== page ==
Tuesday, March 11, 2008

Bin Laden Broadcasting Corporation

Elizabeth Kantor put it best in the excellent 'Politically Incorrect Guide To English And American Literature': philosophy can tell what the right thing to do is, but literature can show us why it's the right thing. All of which is by way of saying that while the BBC's factual output is rightly criticised, their drama output also deserves scrutiny.

Which brings me neatly onto 'White Girl'. Apparently, when the BBC announced a season on the white native working class, they meant it in the sense of 'open season'. Either that, or the hive mind has descended into terminal liberal tourettes.

In so far as 'White Girl' appears to have drawn on every possible negative stereotype of the native working class, it at least has the advantage of being unequivocal. Now no one can deny both the BBC's elitism and its partisanship.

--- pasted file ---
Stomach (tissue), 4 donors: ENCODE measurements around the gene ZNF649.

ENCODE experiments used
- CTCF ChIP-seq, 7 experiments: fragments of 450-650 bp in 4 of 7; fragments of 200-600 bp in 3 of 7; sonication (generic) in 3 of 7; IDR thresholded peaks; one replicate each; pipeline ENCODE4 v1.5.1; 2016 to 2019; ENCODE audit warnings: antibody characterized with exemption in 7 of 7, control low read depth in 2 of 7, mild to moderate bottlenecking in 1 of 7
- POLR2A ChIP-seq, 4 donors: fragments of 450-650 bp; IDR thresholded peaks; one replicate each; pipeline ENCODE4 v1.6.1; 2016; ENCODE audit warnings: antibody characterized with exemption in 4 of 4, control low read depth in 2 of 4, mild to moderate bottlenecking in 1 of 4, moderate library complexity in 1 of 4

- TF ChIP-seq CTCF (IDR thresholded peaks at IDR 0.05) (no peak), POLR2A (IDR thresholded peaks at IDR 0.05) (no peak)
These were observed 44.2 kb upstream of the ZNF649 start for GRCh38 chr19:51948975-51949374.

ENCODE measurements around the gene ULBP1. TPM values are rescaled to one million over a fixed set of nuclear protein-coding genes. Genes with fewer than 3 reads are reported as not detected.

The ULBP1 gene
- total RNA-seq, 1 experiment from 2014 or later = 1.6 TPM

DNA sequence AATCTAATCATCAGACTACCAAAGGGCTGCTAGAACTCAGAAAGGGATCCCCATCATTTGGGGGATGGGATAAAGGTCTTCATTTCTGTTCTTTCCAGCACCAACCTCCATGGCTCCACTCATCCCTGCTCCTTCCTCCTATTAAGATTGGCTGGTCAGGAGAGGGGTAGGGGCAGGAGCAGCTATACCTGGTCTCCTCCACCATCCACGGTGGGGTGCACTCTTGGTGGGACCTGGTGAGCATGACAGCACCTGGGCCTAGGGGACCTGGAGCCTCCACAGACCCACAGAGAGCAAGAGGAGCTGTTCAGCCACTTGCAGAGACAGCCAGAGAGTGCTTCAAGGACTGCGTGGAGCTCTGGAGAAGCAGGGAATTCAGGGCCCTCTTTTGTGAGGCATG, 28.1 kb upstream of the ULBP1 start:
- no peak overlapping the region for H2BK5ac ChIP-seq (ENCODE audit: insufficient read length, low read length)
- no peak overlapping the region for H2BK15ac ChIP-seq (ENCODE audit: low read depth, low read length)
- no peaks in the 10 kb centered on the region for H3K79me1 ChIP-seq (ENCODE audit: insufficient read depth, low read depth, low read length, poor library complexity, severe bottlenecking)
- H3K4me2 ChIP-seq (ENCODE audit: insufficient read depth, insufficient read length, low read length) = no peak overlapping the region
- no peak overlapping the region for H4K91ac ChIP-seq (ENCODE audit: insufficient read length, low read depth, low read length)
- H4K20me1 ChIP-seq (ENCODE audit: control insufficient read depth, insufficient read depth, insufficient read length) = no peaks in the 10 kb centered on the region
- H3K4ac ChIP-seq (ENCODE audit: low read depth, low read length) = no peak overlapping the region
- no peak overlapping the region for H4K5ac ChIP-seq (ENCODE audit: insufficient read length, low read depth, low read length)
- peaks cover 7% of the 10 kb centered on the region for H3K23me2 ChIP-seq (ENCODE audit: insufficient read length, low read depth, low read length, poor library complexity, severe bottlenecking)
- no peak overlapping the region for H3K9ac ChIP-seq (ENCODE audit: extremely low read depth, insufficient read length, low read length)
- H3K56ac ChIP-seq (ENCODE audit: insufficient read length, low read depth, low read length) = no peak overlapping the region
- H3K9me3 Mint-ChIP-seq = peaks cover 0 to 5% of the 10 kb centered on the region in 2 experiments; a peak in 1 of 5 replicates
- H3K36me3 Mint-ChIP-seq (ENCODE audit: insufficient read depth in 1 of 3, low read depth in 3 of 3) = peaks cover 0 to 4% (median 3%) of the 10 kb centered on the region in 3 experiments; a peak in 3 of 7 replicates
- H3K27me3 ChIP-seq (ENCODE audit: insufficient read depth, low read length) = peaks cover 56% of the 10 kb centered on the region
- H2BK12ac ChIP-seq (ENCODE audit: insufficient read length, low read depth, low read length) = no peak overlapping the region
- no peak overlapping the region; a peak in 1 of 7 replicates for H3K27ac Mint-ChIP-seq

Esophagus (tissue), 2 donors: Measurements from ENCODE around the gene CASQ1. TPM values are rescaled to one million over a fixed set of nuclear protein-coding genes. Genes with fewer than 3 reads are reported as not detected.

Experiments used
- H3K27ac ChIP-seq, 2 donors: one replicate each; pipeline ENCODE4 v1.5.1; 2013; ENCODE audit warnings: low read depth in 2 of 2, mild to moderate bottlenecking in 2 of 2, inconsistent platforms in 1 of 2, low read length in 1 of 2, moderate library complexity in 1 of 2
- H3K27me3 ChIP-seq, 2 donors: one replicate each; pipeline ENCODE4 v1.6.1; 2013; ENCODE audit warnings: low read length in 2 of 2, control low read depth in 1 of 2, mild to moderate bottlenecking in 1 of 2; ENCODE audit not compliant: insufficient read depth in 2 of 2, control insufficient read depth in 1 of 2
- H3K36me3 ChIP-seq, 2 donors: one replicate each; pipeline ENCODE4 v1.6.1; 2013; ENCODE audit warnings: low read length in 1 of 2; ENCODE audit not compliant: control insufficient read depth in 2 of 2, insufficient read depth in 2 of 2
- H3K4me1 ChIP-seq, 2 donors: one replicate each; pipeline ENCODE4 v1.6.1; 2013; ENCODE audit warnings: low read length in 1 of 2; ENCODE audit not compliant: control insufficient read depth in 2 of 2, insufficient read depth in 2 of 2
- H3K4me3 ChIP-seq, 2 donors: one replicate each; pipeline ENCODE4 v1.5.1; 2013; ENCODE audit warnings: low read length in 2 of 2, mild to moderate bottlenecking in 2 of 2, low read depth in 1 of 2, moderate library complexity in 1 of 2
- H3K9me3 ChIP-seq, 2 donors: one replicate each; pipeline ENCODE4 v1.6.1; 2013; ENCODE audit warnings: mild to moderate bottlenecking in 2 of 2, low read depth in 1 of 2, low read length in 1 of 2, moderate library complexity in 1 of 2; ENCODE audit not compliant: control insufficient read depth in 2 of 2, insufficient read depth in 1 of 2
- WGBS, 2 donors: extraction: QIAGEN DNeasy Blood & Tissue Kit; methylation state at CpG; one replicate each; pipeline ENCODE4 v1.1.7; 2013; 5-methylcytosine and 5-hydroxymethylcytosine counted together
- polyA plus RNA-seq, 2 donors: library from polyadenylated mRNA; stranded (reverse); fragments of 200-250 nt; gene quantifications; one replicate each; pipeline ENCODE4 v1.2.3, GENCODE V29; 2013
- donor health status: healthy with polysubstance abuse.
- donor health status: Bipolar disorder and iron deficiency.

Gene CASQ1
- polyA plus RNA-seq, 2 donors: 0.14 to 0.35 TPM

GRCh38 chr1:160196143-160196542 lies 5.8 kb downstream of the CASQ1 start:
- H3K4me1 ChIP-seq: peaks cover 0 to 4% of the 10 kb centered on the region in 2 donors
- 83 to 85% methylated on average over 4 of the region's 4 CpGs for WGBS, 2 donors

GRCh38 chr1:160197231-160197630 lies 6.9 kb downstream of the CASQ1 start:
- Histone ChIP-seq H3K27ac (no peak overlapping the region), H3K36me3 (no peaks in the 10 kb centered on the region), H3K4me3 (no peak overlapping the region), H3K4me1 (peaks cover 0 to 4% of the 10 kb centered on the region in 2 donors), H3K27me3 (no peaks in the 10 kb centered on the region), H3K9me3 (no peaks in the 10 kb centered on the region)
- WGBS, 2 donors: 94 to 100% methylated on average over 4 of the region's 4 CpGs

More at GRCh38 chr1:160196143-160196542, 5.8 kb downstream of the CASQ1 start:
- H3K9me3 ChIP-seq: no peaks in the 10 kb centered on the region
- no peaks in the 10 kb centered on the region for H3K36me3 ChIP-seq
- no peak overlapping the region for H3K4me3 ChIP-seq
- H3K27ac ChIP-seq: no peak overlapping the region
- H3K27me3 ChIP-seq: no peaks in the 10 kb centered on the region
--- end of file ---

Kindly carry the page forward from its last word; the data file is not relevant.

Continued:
Still, let's consider the underlying message of this drama: on the one hand, we have the violent, drunken, dysfunctional, workshy, promiscuous Infidel trash, on the other, the idyllic lives of those who live in accordance with the Koran.

This is the world as Al-Quiada sees it. In fact, one of their spiritual forefathers advanced exactly these kind of arguments, while closer to home in time and space, the same attitudes were expressed rather more pithily.

You can argue as to whether or not media organisations should carry this kind of material, but for a publicly funded broadcaster - let alone one known for hysterical denunciations of 'extremism' and pious sermonising about 'code words' and 'dog whistling' - to be producing output that Bin Laden would be nodding along to is simply despicable.

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